Saturday, November 1, 2008

Kids Treasure Hunt Clues

We are in the process of planning a kids treasure hunt. The most challenging part of putting together the kids treasure hunt is coming up with good clues. The kids treasure hunt clues have to be clever enough so that the kids have to think about it, but at the same time you don’t want the clues to be so difficult that the kids are just wandering around frustrated all afternoon. This is our kids treasure hunt dilemma.

Planning the kids treasure hunt

When we first decided we were going to put together the treasure hunt for the kids, I thought it was crazy. It was really the wife’s idea more than mine. I remember treasure hunts when I was a kid and the ones that are the most memorable tend to be memorable for two different reasons. Either the treasure hunt did not cover a large enough area, so of course it was over very quickly, or it was too spaced out and we got tired and ran off in different directions.

When the space you are putting the treasure hunt in is too small, the kids end up finding everything too easily. They tend to not even have to look for clues. They just fumble around on their own and next thing you know they have found clues out of order or worse, they found treasure and hence your treasure hunt is prematurely finished. When any kid finds the treasure early, that is the kiss of death to your hunt.

When the space you are using is too large, you have to be able to supervise the kids and that means more helpers who have to stay motivated so the kids don’t get wiped out too early and decide to give up on your treasure hunt. I can remember one time heading off to play with cows because it looked like more fun. Don’t ask.

Kids treasure hunt clues : teams or individuals

In designing the treasure hunt clues, we also have to consider if the kids are going to work in teams or if they are going to work individually. This is really tricky because we kind of have to know ahead of time how many kids are going to be there. If there is a small group, they will obviously be working on their own or possibly in small groups of two or three. It a ton of kids are coming, sure they work in teams but then there is the challenge of figuring who is going to be on which team.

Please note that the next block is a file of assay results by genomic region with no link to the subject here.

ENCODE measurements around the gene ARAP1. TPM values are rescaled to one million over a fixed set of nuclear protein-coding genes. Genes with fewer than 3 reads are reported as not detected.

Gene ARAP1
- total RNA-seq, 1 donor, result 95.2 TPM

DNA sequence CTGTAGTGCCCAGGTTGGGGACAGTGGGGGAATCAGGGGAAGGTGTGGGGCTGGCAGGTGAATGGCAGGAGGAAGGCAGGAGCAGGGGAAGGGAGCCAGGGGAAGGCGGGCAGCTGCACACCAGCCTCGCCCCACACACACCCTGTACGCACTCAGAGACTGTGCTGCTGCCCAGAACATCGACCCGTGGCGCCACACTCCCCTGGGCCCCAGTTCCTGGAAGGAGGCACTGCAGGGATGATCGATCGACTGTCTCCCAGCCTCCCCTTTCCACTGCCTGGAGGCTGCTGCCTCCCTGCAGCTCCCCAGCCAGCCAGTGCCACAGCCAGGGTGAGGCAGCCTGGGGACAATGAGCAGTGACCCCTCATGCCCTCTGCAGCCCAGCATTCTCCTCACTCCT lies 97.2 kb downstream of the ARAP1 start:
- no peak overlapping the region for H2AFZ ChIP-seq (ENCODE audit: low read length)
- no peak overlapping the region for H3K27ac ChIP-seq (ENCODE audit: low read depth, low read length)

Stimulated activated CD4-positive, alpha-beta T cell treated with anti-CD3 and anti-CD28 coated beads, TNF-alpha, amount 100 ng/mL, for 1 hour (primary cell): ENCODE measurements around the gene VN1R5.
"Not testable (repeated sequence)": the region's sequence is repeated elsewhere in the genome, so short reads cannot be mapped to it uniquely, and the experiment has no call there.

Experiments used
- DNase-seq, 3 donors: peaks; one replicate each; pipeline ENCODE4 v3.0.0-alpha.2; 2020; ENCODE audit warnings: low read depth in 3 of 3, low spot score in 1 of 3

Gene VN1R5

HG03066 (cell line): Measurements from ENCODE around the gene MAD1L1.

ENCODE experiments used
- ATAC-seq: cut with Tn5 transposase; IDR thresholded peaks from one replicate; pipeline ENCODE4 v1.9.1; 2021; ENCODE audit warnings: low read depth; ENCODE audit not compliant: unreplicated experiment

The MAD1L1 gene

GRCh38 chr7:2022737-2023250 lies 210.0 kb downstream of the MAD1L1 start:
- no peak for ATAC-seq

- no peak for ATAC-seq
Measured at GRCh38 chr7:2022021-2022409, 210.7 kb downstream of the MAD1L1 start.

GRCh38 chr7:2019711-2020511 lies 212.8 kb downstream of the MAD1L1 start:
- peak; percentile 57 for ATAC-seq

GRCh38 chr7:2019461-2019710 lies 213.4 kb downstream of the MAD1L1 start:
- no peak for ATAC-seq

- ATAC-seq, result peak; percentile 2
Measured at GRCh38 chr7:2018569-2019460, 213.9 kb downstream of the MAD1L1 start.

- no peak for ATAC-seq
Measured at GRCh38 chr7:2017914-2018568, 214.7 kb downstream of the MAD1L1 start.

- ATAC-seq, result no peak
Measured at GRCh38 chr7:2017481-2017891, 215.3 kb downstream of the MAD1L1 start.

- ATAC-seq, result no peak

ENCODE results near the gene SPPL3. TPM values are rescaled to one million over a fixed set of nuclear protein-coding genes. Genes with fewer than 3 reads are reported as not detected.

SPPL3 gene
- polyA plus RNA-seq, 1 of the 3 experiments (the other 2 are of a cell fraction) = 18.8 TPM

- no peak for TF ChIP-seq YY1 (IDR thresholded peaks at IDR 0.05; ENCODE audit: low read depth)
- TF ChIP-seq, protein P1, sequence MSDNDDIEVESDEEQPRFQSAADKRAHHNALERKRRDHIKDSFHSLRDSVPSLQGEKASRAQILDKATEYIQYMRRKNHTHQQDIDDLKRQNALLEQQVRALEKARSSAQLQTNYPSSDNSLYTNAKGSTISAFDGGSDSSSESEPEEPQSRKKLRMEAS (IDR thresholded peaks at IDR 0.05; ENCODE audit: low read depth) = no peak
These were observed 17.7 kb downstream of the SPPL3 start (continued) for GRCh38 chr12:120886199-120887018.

I told you I didn’t want to do this. This becomes difficult because not only do we have to know which kids are coming, now we have to determine which ones aren’t that smart. See, if the brilliant kids are all grouped together, they get way ahead too quickly and the treasure hunt is over before it’s started. If the not so bright kids are all together, they end up forgetting about the treasure hunt and they go play in the street with squirrels. Yes, I said that. Let’s face it, as much as we all love our kids, we all know that some are working with a dimmer porch light than others. Don’t get sensitive.

Treasure hunt clue proposition

We, meaning mostly my wife with occasional input from me, have decided the treasure hunt will take place in a park close to our home. It is a neighbourhood park and we know most of the kids who play there and it will be a good spot. The clues will be fun for both myself and the kids. I get to design a few of them and my wife will do the others. She says that if mine get too tricky, she will be standing there to guide the kids to the next clue so they don’t end up chasing ice cream trucks in the street.

It should be an adventure. Check back with me and I’ll let you know if the wife starts reconsidering whether it was a good idea for me to reproduce.

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